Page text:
What are the mistakes people make with summer bedding?

Summer bedding is really quite easy to look after so you really can’t go wrong.  But, in our experience, the most common mistakes are three that we have already touched on in this article:

1) Planting out too early.  Planting while there is still a risk of frost, or serious downpours, can kill or seriously damage your plants before they have had a chance to establish.

2) Not dead-heading. Removing spent flowers ensures the plant will grow new ones.  Leaving them on will mean the plant goes to seed much sooner and stops looking its best quicker.

3) Letting them dry out. Because they are putting such energy into their displays of flowers, your summer bedding needs to be kept moist. If you’re going away for more than a week, it’s worth setting up a watering system or enlisting a reliable neighbour to help ensure they still look stunning when you return!

summer bedding

Can I keep my summer bedding blooming for next year?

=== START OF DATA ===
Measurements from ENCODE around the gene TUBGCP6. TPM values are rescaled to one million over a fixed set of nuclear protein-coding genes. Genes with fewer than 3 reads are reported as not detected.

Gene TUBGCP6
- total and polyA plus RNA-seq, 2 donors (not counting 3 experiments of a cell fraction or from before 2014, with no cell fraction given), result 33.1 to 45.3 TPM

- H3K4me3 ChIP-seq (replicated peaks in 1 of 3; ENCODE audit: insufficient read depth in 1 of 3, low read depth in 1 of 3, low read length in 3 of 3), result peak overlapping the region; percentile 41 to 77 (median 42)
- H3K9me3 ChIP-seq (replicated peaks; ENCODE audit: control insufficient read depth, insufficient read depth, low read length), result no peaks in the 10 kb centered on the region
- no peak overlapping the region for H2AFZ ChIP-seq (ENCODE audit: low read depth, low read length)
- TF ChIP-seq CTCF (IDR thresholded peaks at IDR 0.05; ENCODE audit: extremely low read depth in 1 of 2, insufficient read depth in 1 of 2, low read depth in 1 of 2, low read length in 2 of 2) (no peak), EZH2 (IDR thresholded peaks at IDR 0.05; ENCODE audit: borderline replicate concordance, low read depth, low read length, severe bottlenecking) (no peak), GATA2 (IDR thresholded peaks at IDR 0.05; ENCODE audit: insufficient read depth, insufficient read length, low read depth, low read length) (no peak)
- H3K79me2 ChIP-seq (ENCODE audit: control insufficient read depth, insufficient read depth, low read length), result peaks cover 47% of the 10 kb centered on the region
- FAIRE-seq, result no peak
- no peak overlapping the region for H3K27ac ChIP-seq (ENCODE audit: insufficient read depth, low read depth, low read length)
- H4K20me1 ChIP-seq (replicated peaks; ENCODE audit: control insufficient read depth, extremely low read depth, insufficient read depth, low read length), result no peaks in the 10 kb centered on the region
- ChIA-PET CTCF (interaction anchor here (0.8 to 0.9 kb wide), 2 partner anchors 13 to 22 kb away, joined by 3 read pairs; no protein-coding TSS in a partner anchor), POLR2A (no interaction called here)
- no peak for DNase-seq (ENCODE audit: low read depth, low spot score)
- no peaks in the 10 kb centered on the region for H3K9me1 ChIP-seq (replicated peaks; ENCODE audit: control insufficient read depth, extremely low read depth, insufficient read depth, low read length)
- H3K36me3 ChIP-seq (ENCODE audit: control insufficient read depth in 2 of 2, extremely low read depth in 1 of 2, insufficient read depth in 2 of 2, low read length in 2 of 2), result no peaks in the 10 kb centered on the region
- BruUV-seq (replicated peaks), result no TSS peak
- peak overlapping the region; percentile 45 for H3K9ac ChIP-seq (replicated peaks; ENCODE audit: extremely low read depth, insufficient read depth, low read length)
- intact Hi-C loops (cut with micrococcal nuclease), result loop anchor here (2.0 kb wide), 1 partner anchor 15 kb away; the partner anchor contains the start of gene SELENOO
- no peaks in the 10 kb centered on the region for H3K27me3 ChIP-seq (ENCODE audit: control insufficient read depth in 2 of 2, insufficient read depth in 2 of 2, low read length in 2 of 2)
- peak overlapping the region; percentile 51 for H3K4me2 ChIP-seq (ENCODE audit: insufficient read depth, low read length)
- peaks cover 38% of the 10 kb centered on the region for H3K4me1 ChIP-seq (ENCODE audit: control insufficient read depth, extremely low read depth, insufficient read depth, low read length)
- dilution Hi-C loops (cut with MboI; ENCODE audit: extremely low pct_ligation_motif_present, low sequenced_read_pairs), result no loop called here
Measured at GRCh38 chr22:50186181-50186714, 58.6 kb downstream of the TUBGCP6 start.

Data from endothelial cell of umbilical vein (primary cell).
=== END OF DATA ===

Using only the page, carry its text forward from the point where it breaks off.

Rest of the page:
Yes and no – it will depend on the plant variety!

If you’ve chosen plants that are annuals – that grow, flower, seed and die in the same year – then they clearly won’t last.  Typically these include plants such as pansies, petunias, sweet pea, cosmos and some varieties of antirrhinum (snap dragons). However, you could leave the last few flowers on at the end of the season to let them form seeds.  Store the seeds somewhere dark and dry over the winter and sow them when things warm up in the spring.  For free plants, it’s worth a try!  (Find our guide to sowing seeds here).

However, some plants that are sold as summer bedding are perennials and, with a little care, you can keep them for next year.  This includes pelargoniums, lobelia, geraniums and cineraria, for example.  The most important thing is to protect them from the cold. When you’re ready to move them at the end of the summer, bring them inside to a bright but sheltered spot (inside the house may be too warm for them but an unheated conservatory or heated greenhouse is ideal).  Let them dry out a bit, to give them a bit of rest, and don’t worry if some of the leaves fall off.  A few weeks before you want to put them out again next summer, give them a bit of trim for shape and repot them into new, rich soil or compost. Start watering them again and bring them outside on fine days to reacclimatise to outside temperatures.

Further reading this month:
Summer bedding is used to great effect in our Coronation planter, here
What (else) to plant in May
Jobs in your garden this May
Jobs in your garden for June
Tips for looking after your garden while you’re away